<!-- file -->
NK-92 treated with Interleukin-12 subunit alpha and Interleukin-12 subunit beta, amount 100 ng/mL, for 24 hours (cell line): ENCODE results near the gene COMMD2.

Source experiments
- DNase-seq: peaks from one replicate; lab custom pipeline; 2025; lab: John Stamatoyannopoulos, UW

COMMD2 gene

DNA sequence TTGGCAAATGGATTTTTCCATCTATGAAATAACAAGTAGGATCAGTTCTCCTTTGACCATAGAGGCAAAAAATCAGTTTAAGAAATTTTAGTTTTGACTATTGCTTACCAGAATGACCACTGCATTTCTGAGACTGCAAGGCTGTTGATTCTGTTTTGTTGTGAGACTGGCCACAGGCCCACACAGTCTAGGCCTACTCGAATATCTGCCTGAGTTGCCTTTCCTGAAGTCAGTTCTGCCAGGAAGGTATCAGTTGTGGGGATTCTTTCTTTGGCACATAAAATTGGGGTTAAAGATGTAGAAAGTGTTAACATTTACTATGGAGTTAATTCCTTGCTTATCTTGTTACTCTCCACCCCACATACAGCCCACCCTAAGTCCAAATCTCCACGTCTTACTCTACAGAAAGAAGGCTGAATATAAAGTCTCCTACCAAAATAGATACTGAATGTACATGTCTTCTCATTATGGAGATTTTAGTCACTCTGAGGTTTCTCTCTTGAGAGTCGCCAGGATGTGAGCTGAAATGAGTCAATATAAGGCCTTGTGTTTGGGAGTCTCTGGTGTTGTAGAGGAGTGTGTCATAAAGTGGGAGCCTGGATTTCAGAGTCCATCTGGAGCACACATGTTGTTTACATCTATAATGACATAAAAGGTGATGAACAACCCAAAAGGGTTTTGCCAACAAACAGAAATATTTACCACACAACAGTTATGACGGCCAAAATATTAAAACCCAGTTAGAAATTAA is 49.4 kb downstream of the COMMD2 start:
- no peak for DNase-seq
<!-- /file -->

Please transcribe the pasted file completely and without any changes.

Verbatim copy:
NK-92 treated with Interleukin-12 subunit alpha and Interleukin-12 subunit beta, amount 100 ng/mL, for 24 hours (cell line): ENCODE results near the gene COMMD2.

Source experiments
- DNase-seq: peaks from one replicate; lab custom pipeline; 2025; lab: John Stamatoyannopoulos, UW

COMMD2 gene

DNA sequence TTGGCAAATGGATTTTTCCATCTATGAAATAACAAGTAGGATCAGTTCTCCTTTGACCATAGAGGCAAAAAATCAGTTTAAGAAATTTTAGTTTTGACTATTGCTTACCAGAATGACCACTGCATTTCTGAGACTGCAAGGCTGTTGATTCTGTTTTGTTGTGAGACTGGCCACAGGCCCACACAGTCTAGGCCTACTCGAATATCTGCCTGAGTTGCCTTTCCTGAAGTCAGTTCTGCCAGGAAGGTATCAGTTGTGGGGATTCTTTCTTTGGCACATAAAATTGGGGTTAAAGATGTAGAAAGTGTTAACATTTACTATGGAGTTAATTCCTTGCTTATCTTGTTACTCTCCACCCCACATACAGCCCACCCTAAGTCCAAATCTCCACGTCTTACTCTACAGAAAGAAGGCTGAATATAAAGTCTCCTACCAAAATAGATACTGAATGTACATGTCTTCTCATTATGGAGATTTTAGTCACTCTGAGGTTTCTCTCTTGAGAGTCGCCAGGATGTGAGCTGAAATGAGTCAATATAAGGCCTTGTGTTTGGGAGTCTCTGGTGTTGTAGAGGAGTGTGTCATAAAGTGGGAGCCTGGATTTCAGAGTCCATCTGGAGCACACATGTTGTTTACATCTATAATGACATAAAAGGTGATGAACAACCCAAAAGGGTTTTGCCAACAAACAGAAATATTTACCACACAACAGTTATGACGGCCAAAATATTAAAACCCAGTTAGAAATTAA is 49.4 kb downstream of the COMMD2 start:
- no peak for DNase-seq